Meeting customer needs to drive growth for security manufacturers in 2014

Research firm examines the business models of three companies expected to see continued success this year


Financial results for the major manufacturers of security products in the last quarter of 2013 and first quarter of 2014 show a steady growth in revenues and profitability. There is also confidence to forecast that this trend will continue for the rest of 2014.

Few are forecasting growth rates much above double figures through organic growth. Only those that are intending to grow faster through acquisition or have annual revenues below $100 million, are predicting growth above that. Sifting through their annual reports, there is little to find about major new innovative products that will allow them to rapidly increase market share; but there is a steady flow of incremental improvements showing that product performance will improve to meet customer needs.  

Our recent annual report on the security business showed that the first three quarters of 2013 well outperformed what most stakeholders had forecast, despite setbacks in economic fortunes in the western developed world. In the first three quarters of 2013, it grew by eight percent and this marginally increased for the remainder of that year.

This performance was built on the same factors that delivered growth in 2012 - a combination of strong growth in IP video products, buoyant markets in Asia, solid growth in North America and higher levels of penetration in vertical markets such as transportation, retail, healthcare and education.

A little more light at the end of the tunnel would suggest better trading conditions in 2014 right across the developed world causing security equipment buyers to have more confidence that now is the time to replace their old systems; provided they can be sure that their replacements improve the effectiveness of security, reduce operating costs and deliver an improved ROI on the investment.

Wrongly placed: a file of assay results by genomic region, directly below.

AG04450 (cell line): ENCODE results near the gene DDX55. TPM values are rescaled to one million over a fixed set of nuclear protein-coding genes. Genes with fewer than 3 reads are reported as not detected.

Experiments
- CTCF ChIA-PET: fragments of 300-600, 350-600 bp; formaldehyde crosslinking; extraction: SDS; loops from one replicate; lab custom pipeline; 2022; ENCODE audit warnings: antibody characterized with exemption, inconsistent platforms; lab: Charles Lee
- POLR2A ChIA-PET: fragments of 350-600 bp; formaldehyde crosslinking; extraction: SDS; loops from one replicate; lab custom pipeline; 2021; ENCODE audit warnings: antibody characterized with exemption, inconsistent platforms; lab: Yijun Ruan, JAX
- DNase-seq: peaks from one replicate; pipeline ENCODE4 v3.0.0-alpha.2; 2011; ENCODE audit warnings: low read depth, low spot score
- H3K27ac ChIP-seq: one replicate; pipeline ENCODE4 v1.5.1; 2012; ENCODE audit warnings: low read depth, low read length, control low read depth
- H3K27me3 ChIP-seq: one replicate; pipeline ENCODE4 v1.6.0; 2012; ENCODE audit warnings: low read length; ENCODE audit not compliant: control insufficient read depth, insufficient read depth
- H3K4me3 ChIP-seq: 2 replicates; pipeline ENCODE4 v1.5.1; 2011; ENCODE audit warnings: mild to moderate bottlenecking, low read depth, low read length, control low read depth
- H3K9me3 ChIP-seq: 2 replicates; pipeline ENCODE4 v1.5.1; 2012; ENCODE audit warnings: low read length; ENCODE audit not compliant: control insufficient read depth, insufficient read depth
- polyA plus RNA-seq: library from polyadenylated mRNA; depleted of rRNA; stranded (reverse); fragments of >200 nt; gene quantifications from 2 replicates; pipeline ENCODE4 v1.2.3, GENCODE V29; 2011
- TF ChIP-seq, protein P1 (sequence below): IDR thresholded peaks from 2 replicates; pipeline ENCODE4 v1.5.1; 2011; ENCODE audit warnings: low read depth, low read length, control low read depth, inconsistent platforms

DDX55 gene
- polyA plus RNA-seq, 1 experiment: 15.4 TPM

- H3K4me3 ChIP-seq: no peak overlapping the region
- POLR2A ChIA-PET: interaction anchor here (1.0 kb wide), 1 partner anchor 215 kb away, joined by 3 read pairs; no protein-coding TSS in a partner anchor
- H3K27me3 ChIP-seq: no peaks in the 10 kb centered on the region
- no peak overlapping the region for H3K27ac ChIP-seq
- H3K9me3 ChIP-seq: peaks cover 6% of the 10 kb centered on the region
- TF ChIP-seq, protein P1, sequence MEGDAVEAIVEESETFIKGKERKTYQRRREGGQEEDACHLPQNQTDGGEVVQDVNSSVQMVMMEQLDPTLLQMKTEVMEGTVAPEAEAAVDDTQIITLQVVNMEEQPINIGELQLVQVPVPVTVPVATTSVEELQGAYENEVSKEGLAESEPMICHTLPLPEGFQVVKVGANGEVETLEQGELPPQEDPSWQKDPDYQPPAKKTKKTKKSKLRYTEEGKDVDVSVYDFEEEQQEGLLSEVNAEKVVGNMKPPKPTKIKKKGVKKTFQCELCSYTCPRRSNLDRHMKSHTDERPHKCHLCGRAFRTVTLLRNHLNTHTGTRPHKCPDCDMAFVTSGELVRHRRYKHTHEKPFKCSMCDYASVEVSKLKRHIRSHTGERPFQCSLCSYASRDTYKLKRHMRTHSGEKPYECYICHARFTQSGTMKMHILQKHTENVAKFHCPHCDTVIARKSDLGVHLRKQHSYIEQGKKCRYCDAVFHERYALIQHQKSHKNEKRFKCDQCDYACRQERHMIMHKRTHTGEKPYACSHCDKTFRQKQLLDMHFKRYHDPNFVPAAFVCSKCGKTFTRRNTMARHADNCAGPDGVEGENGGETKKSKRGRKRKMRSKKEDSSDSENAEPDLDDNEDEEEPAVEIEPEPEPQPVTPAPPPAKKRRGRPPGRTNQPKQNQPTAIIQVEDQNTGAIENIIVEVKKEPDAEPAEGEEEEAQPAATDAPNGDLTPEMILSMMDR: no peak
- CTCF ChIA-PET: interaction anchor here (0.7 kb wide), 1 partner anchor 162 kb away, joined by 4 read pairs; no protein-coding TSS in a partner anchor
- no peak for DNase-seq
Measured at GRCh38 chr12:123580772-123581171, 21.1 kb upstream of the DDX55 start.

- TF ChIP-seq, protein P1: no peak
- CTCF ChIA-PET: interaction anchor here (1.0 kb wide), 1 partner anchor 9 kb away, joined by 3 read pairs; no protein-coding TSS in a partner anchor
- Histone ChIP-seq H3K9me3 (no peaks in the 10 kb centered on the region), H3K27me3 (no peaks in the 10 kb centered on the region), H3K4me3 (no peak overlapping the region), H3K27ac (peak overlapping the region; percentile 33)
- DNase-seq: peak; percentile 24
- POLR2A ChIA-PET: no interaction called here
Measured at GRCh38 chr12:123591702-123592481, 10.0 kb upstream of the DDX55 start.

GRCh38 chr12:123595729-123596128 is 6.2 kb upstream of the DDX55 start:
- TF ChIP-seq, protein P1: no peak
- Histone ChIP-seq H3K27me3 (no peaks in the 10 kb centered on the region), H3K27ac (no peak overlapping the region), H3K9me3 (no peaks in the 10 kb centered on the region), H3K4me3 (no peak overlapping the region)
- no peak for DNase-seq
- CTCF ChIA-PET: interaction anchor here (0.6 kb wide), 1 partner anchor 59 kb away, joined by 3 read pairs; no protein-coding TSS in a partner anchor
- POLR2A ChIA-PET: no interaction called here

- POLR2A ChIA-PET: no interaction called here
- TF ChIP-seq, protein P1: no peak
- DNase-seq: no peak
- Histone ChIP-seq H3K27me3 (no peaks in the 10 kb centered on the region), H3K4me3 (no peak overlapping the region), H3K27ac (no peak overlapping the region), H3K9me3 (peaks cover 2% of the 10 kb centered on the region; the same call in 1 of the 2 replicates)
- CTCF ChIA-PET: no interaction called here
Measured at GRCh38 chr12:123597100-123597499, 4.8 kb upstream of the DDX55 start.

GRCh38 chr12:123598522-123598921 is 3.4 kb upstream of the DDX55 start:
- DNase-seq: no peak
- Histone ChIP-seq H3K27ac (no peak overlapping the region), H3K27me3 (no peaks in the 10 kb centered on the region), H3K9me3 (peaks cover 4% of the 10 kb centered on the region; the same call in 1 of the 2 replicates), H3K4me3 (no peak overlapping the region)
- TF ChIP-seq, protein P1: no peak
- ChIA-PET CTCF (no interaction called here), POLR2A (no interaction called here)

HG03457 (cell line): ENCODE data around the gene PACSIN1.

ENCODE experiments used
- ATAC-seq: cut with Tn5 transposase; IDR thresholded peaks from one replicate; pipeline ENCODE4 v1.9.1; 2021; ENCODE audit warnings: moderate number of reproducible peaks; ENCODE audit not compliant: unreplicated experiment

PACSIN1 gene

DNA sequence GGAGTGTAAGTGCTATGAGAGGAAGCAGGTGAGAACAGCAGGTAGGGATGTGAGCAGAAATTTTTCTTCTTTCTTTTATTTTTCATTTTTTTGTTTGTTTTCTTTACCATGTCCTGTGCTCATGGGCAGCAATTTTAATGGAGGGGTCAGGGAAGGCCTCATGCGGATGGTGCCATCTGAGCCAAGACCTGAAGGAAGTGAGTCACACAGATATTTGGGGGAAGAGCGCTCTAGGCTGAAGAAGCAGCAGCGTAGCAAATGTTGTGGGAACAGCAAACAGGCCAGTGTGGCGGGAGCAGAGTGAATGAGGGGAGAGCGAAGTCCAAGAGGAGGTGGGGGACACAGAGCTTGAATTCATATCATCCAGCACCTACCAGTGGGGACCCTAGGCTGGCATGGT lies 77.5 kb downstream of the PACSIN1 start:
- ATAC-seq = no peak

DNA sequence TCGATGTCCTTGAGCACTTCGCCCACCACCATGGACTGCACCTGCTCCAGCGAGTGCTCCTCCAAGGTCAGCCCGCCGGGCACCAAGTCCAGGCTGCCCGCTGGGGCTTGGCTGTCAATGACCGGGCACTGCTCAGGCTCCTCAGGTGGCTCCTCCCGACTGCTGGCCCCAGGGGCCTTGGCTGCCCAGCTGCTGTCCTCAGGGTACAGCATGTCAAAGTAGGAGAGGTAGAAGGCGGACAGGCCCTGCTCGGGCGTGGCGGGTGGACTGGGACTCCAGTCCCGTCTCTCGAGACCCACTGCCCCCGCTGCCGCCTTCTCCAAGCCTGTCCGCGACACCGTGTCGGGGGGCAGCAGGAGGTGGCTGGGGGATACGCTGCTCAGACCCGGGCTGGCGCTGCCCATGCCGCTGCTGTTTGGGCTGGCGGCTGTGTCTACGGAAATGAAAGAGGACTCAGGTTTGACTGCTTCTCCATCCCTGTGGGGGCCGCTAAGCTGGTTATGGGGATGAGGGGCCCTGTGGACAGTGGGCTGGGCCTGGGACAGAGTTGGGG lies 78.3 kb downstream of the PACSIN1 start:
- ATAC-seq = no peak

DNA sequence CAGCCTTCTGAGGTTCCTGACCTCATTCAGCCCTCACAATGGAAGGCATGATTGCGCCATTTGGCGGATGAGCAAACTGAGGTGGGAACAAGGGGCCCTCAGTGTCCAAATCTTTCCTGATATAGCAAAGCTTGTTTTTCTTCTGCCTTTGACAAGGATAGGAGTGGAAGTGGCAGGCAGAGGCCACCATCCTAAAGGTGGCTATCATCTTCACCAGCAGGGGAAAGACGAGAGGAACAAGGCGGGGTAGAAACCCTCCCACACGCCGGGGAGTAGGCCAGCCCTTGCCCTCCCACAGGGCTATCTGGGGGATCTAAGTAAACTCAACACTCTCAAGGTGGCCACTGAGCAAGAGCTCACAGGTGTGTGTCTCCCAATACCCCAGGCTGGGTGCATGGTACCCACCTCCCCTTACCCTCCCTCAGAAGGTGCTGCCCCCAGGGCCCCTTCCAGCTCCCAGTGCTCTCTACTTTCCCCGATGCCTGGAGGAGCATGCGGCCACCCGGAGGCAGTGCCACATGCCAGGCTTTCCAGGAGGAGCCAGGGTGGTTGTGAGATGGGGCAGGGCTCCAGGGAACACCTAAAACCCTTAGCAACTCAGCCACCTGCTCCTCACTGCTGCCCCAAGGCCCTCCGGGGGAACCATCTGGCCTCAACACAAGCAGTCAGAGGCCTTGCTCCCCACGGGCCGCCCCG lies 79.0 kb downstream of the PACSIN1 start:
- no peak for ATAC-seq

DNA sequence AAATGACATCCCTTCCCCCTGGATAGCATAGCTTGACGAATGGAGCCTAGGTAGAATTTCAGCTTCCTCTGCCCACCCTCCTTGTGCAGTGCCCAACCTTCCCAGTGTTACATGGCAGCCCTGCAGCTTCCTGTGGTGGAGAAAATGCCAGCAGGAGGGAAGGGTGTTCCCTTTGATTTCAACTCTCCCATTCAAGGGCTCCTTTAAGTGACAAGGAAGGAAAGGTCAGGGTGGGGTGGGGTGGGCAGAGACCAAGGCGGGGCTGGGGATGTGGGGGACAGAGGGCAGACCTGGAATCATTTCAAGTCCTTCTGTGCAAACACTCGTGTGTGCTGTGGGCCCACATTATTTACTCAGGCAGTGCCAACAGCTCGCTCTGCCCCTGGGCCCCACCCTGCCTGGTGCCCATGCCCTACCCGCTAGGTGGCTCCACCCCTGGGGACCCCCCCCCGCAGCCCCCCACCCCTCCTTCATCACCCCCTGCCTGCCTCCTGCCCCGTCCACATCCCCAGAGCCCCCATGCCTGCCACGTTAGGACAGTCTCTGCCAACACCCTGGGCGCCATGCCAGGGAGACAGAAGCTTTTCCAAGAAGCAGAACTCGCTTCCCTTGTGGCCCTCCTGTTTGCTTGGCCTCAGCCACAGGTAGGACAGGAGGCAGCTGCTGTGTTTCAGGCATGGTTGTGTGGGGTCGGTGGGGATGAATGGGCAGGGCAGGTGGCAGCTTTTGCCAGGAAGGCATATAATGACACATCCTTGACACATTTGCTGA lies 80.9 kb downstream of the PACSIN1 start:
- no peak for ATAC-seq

So, 2014 is now the time for manufacturers to dig even deeper and increase their efforts to align the motivation of security buyers to invest in better performing systems through improving their offerings and educating and training those in the distribution channel in order to drive out all the benefits and making sure that the marketing message is delivered.

Let’s look at three leaders in their field; Axis Communications in IP video surveillance, HID Global in access control, and the current fastest growing video surveillance company Avigilon, showing how they have created strong robust companies through different business models that should deliver winning performances in 2014.

Axis Communications, founded in Sweden in 1984, pioneered the development of IP network video cameras, brought it to market in 1996 and has maintained a strong R&D program since then. It has so far grown solely through organic growth. It is the only company that we have identified in the security industry of its size that has achieved year on year growth without acquiring its rivals.

Even when it recently diversified into access control, it did not do this through acquisition. Throughout the last 10 years it has gained a reputation for reliable high quality products, which sell at a premium. Its products get to market through all distribution channels and it spends a lot of effort in working with those channels to make sure that the benefits of their products are delivered to the end customer.

With such a large number of manufacturers in the video surveillance business, it is hard to produce product differentiation across the whole range but Axis is regarded as supreme at the higher end of the market in the enterprise class where maximum security is vital. In the mid-market they face challenges where “ok” cameras at lower prices are regarded as good enough by a lot of end users.

Avigilon, founded in 2004 with sales currently running around $200 million, is approximately a quarter of the size of Axis but its growth in 2013 was 100 percent and it has a market capitalization of around $1 billion.

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